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I am using Ruby 1.9 and I would like to know if there is a "better" way to write the following code.

  array_one = []
  array_two = []
  some_array.each { |value|
    array_one << value.id
    array_two << value.name

I "don't like" to initialize array_one and array_two like in the above example and then add in those value.id and value.name. This because and mostly for a better understanding and reading of the code in my application.

I would like to provide the same functionality but with a "better" coding. Is it possible?

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I think it's good enough. We usually use the do end form for blocks having more than one instruction, but, other than that, explicit is better than implicit. –  Tempus Jun 18 '11 at 10:20

3 Answers 3

up vote 5 down vote accepted

The code pattern you have there, is usually a sure sign of a fold (or more generally a catamorphism) wanting to get out. Ruby does provide a built-in method for folding, for historical reasons it is called inject.


array_one, array_two = some_array.
  inject([[], []]) {|(array_one, array_two), value|
    [array_one << value.id, array_two << value.name]

Not sure whether you think this is "better" or not. For someone who understands what a fold is, this is probably clearer. For someone who doesn't, it's probably not.

(Although I think that if you don't understand what a fold is, then you are not a very good Ruby programmer, or even a very good programmer at all, but that is just my opinion.)

However, saying that some iteration is a fold isn't really terribly useful, since fold is a general method of iteration (which means that every form of iteration can be expressed as a fold). What you really have here, is a map:

array_one, array_two = some_array.map(&:id), some_array.map(&:value)

Note that this will traverse some_array twice. However, unless you have credible benchmarks and profiling results that show that this double traversal is a major source of performance troubles in your application, you really shouldn't worry about that.

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BTW: Where I can find some information to understand 'fold' (other than en.wikipedia.org/wiki/Fold_%28higher-order_function%29)? –  user502052 Jun 18 '11 at 11:04
Why are you using inject rather than each_with_object? –  Andrew Grimm Jun 18 '11 at 13:24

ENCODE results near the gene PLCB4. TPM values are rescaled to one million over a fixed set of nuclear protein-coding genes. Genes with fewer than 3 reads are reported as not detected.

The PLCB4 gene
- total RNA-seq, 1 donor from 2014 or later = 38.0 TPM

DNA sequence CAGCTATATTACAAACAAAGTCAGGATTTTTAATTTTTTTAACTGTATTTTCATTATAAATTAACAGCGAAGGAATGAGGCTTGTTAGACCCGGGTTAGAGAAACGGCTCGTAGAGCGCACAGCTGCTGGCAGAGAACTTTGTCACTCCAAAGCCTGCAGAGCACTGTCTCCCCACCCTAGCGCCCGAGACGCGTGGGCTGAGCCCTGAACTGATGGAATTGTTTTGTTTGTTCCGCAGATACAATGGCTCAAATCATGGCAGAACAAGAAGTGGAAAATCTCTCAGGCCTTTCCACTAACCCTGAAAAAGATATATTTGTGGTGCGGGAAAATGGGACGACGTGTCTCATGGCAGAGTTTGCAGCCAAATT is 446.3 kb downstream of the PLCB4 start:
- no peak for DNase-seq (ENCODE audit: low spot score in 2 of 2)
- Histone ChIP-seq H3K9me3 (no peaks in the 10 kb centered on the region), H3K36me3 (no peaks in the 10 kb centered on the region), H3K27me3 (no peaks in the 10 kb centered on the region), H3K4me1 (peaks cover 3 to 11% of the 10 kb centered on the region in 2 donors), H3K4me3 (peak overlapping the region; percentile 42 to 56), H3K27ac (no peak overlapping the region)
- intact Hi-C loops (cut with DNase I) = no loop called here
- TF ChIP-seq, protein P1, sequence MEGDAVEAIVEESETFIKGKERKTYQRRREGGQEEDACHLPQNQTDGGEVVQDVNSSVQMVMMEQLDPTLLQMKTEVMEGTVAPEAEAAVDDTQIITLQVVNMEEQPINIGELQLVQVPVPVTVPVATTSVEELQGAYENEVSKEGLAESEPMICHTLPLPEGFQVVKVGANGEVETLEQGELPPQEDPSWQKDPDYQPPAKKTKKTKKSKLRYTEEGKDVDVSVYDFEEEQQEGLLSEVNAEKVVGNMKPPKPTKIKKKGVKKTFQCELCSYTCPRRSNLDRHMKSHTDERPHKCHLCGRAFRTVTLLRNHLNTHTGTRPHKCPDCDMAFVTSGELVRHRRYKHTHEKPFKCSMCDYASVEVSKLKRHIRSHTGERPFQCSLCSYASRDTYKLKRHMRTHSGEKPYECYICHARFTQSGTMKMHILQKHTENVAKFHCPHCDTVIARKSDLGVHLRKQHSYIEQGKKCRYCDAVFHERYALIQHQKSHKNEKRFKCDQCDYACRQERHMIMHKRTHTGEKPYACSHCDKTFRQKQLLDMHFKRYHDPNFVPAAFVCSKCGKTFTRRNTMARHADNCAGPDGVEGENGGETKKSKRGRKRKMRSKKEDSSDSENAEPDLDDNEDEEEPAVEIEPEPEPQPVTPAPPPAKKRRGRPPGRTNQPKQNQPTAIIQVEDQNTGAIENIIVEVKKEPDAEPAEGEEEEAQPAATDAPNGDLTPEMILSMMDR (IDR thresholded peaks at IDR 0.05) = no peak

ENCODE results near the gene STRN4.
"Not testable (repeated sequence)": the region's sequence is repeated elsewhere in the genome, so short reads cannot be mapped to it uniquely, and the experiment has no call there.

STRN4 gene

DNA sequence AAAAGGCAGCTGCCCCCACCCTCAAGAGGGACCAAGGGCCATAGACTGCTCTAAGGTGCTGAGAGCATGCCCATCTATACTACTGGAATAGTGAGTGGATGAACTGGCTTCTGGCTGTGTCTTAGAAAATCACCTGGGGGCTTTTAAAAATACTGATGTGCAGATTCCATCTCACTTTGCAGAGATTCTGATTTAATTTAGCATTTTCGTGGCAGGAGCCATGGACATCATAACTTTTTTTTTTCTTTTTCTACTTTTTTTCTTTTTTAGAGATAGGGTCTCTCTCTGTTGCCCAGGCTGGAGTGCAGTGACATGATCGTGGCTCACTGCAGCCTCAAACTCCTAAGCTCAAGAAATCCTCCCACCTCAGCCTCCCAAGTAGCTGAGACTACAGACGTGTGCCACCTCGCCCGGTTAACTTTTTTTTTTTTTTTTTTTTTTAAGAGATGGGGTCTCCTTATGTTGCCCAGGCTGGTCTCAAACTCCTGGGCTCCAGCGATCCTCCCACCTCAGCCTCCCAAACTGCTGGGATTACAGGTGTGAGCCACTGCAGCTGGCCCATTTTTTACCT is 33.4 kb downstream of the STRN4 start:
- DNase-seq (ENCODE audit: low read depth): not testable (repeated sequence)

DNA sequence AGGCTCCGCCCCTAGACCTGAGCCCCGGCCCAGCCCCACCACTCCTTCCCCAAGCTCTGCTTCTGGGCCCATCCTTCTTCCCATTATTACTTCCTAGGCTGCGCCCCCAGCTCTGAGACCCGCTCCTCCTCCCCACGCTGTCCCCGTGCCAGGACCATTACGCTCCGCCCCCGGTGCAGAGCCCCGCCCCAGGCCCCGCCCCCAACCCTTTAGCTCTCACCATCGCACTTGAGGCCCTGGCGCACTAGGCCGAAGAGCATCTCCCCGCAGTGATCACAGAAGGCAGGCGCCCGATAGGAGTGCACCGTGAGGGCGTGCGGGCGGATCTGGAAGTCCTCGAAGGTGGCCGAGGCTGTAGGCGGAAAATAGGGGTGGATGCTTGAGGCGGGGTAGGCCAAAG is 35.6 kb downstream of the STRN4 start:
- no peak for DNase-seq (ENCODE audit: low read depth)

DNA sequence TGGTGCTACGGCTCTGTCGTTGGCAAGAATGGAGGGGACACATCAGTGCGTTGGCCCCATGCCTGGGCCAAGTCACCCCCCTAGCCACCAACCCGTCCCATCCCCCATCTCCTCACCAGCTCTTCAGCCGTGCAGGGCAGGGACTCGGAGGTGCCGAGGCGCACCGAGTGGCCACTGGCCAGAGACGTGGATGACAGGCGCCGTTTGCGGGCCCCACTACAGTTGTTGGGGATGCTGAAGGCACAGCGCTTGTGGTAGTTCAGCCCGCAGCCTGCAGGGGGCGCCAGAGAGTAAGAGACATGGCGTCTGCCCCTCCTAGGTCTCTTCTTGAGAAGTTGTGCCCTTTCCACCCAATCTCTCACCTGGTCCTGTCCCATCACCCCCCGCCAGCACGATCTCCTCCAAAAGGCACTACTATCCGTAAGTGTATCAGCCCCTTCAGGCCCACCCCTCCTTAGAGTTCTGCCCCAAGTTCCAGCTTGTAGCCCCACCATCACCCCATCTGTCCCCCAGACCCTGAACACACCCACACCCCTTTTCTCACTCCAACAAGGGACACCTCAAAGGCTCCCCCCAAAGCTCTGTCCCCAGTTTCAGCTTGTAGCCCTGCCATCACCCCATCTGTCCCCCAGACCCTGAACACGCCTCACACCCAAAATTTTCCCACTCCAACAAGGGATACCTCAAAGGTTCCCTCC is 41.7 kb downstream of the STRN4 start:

Although most books on Ruby talk about blocks, I don't think many Ruby books explicitly talk about functional programming (in either the higher level functions or immutable object sense) at length. –  Andrew Grimm Jun 18 '11 at 13:54
@user502052: Although I wish the answers to the following question were better, try perusing the link from tokland's answer to stackoverflow.com/questions/3833372/… –  Andrew Grimm Jun 18 '11 at 14:00

You could use the Array#collect method:

array_one = some_array.collect { |value| value.id }
array_two = some_array.collect { |value| value.name }

As Jörg W Mittag mentioned in his answer, this solution will also traverse the source array twice.

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Like you propose it will traverse the 'some_array' twice... I think that is not good for performance. –  user502052 Jun 18 '11 at 10:40
I'm curious about why you think iterating twice is slow. I bet it's much faster than some of these answers (like inject) that create a ton of throw-away arrays as they iterate once. In a theoretical sense, you should count the number of operations, not the number of iterations. Iterating once and doing two things in each iteration is the same as iterating twice and doing only one of those things in each, except for the teeny tiny overhead of the collect, which is far smaller than allocating a bunch of arrays that need to be garbage collected. Plus, this answer is very clear. –  Rob Davis Jun 18 '11 at 19:35
Run time ruby -e '10000000.times { |i| i.to_s }' and time ruby -e '5000000.times { |i| i.to_s }; 5000000.times { |i| i.to_s }' a few times and compare the results. –  Rob Davis Jun 18 '11 at 19:37

You may want to use transpose to transform an n-element array containing two-element arrays into two n-element arrays:

array_one, array_two = some_array.map {|value| [value.id, value.name]}.transpose

Here's the RDoc link, though it's fairly terse.

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